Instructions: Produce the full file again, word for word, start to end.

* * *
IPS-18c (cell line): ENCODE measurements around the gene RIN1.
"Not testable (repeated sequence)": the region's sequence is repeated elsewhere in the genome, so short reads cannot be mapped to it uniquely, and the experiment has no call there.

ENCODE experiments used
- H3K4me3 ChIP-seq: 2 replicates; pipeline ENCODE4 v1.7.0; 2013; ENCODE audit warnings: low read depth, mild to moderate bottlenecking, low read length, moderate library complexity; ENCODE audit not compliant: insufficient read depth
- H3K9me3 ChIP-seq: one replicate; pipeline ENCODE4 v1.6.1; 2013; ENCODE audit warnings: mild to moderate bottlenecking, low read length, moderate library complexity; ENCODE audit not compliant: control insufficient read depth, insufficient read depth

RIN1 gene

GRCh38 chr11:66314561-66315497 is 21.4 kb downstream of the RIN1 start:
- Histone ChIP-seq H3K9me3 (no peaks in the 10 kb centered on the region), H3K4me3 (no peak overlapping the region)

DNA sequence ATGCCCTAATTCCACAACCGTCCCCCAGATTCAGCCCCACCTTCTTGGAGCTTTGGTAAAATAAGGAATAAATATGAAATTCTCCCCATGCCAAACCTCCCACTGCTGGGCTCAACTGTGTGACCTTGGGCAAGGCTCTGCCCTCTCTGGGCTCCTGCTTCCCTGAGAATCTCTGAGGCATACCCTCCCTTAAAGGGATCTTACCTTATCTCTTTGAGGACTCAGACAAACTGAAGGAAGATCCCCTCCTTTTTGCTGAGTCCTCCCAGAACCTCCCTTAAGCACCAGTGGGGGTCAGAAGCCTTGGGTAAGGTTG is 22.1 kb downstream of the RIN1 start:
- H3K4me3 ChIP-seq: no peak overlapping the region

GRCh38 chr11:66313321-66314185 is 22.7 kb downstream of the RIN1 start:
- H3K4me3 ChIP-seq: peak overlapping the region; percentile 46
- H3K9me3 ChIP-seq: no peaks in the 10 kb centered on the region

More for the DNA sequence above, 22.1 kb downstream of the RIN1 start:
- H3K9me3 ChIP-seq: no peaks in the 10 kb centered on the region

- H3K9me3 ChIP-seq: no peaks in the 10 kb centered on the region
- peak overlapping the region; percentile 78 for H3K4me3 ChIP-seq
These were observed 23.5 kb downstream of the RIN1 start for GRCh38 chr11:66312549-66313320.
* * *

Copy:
IPS-18c (cell line): ENCODE measurements around the gene RIN1.
"Not testable (repeated sequence)": the region's sequence is repeated elsewhere in the genome, so short reads cannot be mapped to it uniquely, and the experiment has no call there.

ENCODE experiments used
- H3K4me3 ChIP-seq: 2 replicates; pipeline ENCODE4 v1.7.0; 2013; ENCODE audit warnings: low read depth, mild to moderate bottlenecking, low read length, moderate library complexity; ENCODE audit not compliant: insufficient read depth
- H3K9me3 ChIP-seq: one replicate; pipeline ENCODE4 v1.6.1; 2013; ENCODE audit warnings: mild to moderate bottlenecking, low read length, moderate library complexity; ENCODE audit not compliant: control insufficient read depth, insufficient read depth

RIN1 gene

GRCh38 chr11:66314561-66315497 is 21.4 kb downstream of the RIN1 start:
- Histone ChIP-seq H3K9me3 (no peaks in the 10 kb centered on the region), H3K4me3 (no peak overlapping the region)

DNA sequence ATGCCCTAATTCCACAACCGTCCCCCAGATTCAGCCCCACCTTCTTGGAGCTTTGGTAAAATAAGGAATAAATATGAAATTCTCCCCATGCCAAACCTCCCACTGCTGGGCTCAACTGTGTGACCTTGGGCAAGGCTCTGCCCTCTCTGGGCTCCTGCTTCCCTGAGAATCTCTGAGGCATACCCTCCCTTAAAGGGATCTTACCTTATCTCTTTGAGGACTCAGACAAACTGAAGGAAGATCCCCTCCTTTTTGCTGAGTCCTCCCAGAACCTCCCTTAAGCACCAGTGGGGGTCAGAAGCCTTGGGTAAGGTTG is 22.1 kb downstream of the RIN1 start:
- H3K4me3 ChIP-seq: no peak overlapping the region

GRCh38 chr11:66313321-66314185 is 22.7 kb downstream of the RIN1 start:
- H3K4me3 ChIP-seq: peak overlapping the region; percentile 46
- H3K9me3 ChIP-seq: no peaks in the 10 kb centered on the region

More for the DNA sequence above, 22.1 kb downstream of the RIN1 start:
- H3K9me3 ChIP-seq: no peaks in the 10 kb centered on the region

- H3K9me3 ChIP-seq: no peaks in the 10 kb centered on the region
- peak overlapping the region; percentile 78 for H3K4me3 ChIP-seq
These were observed 23.5 kb downstream of the RIN1 start for GRCh38 chr11:66312549-66313320.